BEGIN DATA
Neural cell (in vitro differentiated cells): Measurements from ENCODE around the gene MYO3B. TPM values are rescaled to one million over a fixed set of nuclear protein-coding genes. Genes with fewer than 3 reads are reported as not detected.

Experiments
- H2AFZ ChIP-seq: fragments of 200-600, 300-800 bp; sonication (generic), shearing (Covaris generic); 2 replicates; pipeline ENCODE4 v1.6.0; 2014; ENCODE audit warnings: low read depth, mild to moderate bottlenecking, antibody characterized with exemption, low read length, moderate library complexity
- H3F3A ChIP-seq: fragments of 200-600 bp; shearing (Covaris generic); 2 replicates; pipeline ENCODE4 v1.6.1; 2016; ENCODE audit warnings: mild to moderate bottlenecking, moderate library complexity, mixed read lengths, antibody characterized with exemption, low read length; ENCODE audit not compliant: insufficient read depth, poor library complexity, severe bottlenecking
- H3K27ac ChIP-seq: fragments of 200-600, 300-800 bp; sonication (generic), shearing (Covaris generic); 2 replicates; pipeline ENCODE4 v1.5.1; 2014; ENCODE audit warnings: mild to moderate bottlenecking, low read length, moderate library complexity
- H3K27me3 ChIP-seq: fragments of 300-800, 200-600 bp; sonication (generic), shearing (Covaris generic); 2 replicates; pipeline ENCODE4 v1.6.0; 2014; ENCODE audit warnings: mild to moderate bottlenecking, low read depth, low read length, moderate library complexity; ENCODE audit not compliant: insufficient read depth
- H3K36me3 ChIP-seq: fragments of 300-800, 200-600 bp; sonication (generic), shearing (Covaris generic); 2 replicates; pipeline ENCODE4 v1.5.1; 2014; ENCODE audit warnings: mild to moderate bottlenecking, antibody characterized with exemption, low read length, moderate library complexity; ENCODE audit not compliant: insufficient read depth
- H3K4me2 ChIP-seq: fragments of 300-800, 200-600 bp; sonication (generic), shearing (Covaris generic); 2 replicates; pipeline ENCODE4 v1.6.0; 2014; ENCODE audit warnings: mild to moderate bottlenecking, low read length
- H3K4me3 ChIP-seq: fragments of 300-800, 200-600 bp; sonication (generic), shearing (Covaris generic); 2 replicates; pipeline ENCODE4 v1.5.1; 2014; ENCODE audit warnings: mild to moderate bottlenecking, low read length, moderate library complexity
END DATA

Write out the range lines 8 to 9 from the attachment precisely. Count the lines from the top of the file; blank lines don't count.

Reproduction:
- H3K4me2 ChIP-seq: fragments of 300-800, 200-600 bp; sonication (generic), shearing (Covaris generic); 2 replicates; pipeline ENCODE4 v1.6.0; 2014; ENCODE audit warnings: mild to moderate bottlenecking, low read length
- H3K4me3 ChIP-seq: fragments of 300-800, 200-600 bp; sonication (generic), shearing (Covaris generic); 2 replicates; pipeline ENCODE4 v1.5.1; 2014; ENCODE audit warnings: mild to moderate bottlenecking, low read length, moderate library complexity